Symptoms of oesophageal cancer are typically related to difficulty swallowing, initially with solid food and eventually with fluids as well. It is important to understand that difficulty swallowing may also be related to a number of other conditions and people with these symptoms should see their doctor.

After a diagnosis of oesophageal cancer is made, a number of further tests will be performed to help determine the best treatment for an individual patient. These tests may include some or all of, a laparoscopy (keyhole surgery), a repeat gastroscopy (telescope camera test down the gullet), a CT scan and a PET scan. Treatment may include chemotherapy, radiotherapy and surgery, and the treatment will be tailored to each individual patient after discussing their case with a variety of relevant cancer specialists. Oesophagectomy involves removal of the cancer-affected oesophagus and then reconstructing the oesophagus, usually by dragging the stomach up to the remaining oesophagus through a combination of surgery through the abdomen and the chest.

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Acute Appendicitis

Acute appendicitis is one of the most common diseases requiring surgery seen in patients admitted through the Emergency Department. Approximately 7% of people will be affected by this problem and, although it is most common in teenagers, it is seen in people of any age, from little babies through to people in their 90’s.

The appendix is a small worm shaped extension of the first part of the large bowel (the caecum). Acute appendicitis begins when the appendix becomes blocked at its opening to the bowel, the contents of the appendix do not adequately drain and the worm-shaped organ begins to swell. Eventually, the pressure inside the appendix builds up and the ability of the tiny blood vessels to supply the tissue with oxygen from the blood is compromised and the appendix can become gangrenous. If this occurs then the appendix will eventually perforate, or burst, and this will make the sufferer even more sick.

Typical symptoms of appendicitis come on over 6-24 hours, but are sometimes a little faster or slower. Symptoms tend to include generalised abdominal pain which localises to the right lower corner of the abdomen. Other symptoms include a loss of appetite, fevers, loose bowels and feeling generally unwell. Children (and adults) often report that the pain is worst with sudden movement such as going over bumps in the car.

The only proven treatment for appendicitis is surgery, which is typically performed by laparoscopy (keyhole surgery), although a traditional open operation is sometimes better in small children. There is some evidence that, in certain circumstances, appendicitis may be managed with antibiotics alone, however, there are reasonably high early and delayed failure rates and identifying which patients may get better with antibiotics alone remains a challenge. The standard of care in Australia remains surgery however you may discuss your treatment options with your surgeon. Most people go home the day after their operation.

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Hiatus Hernia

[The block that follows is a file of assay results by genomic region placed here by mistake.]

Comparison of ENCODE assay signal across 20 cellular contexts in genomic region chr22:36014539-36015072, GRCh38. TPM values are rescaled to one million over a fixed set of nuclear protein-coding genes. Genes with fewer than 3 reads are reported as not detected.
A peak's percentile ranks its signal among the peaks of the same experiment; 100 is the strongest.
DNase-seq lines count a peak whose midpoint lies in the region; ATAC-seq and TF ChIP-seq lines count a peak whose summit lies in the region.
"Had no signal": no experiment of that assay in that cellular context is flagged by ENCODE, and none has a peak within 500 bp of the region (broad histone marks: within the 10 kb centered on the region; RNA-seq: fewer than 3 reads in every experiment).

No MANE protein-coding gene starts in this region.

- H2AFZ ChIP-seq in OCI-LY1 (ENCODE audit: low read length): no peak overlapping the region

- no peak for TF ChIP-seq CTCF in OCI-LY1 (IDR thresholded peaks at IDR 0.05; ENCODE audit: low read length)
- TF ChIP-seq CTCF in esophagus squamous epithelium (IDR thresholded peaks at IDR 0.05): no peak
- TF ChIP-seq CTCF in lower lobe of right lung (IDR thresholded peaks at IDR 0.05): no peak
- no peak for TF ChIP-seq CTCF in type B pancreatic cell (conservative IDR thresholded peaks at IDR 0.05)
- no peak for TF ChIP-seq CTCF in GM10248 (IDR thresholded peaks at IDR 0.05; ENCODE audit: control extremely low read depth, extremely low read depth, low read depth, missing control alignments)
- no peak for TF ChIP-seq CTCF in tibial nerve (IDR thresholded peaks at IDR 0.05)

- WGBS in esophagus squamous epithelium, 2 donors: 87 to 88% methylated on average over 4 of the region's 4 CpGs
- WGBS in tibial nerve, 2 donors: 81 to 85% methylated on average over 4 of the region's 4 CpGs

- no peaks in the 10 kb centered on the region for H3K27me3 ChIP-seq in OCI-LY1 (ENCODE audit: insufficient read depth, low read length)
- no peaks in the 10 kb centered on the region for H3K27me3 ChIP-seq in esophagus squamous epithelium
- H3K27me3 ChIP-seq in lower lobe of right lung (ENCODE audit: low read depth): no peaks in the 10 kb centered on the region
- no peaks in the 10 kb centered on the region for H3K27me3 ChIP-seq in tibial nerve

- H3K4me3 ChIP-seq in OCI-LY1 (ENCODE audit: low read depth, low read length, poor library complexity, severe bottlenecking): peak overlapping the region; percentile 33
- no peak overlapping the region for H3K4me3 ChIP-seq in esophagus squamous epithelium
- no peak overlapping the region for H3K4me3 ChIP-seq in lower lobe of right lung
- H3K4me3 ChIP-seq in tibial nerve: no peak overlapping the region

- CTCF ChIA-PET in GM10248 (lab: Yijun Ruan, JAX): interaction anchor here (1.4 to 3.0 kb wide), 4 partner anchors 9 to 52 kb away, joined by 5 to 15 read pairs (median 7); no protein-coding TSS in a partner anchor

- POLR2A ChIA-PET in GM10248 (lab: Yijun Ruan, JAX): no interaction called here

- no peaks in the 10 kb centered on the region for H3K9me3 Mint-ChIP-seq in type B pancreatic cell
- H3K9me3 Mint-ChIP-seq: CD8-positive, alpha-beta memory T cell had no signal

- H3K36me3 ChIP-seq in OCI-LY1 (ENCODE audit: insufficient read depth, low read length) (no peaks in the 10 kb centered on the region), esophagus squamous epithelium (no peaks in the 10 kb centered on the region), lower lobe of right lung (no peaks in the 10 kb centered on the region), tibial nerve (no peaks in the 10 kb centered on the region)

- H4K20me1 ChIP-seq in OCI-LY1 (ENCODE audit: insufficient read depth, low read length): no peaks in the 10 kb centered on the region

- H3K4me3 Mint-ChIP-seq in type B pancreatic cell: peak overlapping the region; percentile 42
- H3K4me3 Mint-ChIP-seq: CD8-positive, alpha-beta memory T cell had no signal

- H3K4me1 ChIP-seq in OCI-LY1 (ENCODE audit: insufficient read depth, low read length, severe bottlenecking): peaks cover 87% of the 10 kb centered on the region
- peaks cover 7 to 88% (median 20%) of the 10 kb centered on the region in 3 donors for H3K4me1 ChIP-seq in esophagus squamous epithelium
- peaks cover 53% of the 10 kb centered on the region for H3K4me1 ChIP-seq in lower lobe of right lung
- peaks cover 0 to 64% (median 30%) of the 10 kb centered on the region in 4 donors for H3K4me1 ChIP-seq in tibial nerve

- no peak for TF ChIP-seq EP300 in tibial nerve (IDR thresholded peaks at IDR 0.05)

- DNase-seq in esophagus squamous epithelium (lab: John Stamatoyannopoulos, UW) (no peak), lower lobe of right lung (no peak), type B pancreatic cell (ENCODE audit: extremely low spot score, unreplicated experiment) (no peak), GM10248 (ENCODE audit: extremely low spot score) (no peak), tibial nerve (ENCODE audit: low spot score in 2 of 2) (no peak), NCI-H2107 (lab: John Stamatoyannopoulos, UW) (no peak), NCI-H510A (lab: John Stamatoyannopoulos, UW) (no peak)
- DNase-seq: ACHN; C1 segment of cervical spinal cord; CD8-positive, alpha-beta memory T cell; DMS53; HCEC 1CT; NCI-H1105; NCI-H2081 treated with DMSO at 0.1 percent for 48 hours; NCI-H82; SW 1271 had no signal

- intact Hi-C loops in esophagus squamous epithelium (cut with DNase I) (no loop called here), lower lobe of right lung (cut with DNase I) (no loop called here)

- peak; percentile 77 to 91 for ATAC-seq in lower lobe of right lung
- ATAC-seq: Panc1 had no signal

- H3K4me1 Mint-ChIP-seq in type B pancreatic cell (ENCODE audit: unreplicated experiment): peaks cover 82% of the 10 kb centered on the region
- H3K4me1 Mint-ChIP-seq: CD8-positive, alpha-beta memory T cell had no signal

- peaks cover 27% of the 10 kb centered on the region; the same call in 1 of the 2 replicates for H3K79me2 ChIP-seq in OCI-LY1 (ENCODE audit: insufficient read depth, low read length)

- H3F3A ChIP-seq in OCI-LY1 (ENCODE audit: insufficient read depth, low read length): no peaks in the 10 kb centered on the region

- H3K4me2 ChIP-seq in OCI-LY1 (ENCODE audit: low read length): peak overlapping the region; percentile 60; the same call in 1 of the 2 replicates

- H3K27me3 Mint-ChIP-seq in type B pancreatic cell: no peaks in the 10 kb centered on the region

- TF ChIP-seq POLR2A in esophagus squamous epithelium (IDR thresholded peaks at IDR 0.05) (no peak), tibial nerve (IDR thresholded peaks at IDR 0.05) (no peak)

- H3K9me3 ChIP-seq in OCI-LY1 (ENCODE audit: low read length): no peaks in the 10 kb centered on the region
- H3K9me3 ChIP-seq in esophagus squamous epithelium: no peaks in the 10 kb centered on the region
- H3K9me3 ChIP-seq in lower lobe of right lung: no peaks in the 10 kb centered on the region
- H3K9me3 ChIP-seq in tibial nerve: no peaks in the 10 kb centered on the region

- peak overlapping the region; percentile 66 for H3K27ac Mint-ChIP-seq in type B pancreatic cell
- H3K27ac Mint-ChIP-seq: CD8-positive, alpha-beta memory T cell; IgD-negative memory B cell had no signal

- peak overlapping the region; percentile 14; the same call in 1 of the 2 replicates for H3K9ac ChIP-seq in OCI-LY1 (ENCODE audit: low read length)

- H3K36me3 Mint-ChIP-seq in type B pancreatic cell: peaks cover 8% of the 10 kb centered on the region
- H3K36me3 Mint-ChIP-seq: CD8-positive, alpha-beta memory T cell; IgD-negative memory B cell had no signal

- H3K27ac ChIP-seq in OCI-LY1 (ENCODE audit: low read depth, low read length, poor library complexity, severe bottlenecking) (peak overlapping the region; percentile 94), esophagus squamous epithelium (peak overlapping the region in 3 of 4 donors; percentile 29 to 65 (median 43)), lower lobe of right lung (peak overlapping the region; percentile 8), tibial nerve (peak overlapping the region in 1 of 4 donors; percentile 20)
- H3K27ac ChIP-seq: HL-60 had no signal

This is a condition in which the opening in the diaphragm that the oesophagus passes through (the oesophageal hiatus) stretches. This allows the stomach or other organs to slip up and into the chest cavity. These hernias can be categorised into four types:

  • Type 1: Sliding type. The hiatus stretches, and the upper part of the stomach slides up along with the junction between the oesophagus and the stomach.
  • Type 2: Rolling type. Also known as “paraoesophageal hernia”. The junction between the oesophagus and the stomach remains where it belongs below the diaphragm, but the very top of the stomach, the fundus, rolls up through the stretched hiatus.
  • Type 3: Mixed type. A combination of types 1 and 2.
  • Type 4: Organs other than the upper stomach have slipped through the stretched hiatus. Examples include, the entire stomach, part of the liver or part of the colon.

95% are Type 1 and can often be managed with medications alone. Large hiatus hernias can cause reflux, cardiac (heart) symptoms and respiratory (lung) symptoms. These larger hernias often require repair and this is done with key-hole (laparoscopic) surgery, usually combined with a Fundoplication (see Gastro-Oesophageal Reflux section).

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Achalasia is a benign (non-cancerous) condition of the oesophagus that causes difficulty swallowing. It is caused by a problem with the nerves and muscles of the oesophagus that leads to failure of the lower end of the oesophagus to relax with swallowing. This failure prevents the normal passage of food through the lower oesophagus and causes symptoms of dysphagia (difficulty swallowing) or heartburn symptoms similar to reflux. The symptoms usually progress slowly with time and have often been present for years before the sufferer decides to see a doctor for it.

Treatment aims at improving swallowing by decreasing the pressure, or tension, in the lower oesophageal sphincter. This can be achieved by injection of a chemical to relax the muscle, by stretching the muscle fibres (dilation) or by cutting the muscle fibres (myotomy) through either keyhole surgery or a procedure known as Per-Oral Endoscopic Myotomy (POEM).

None of these treatments fix the underlying problem with the nerves, but aim to improve the symptoms which are bothering the individual.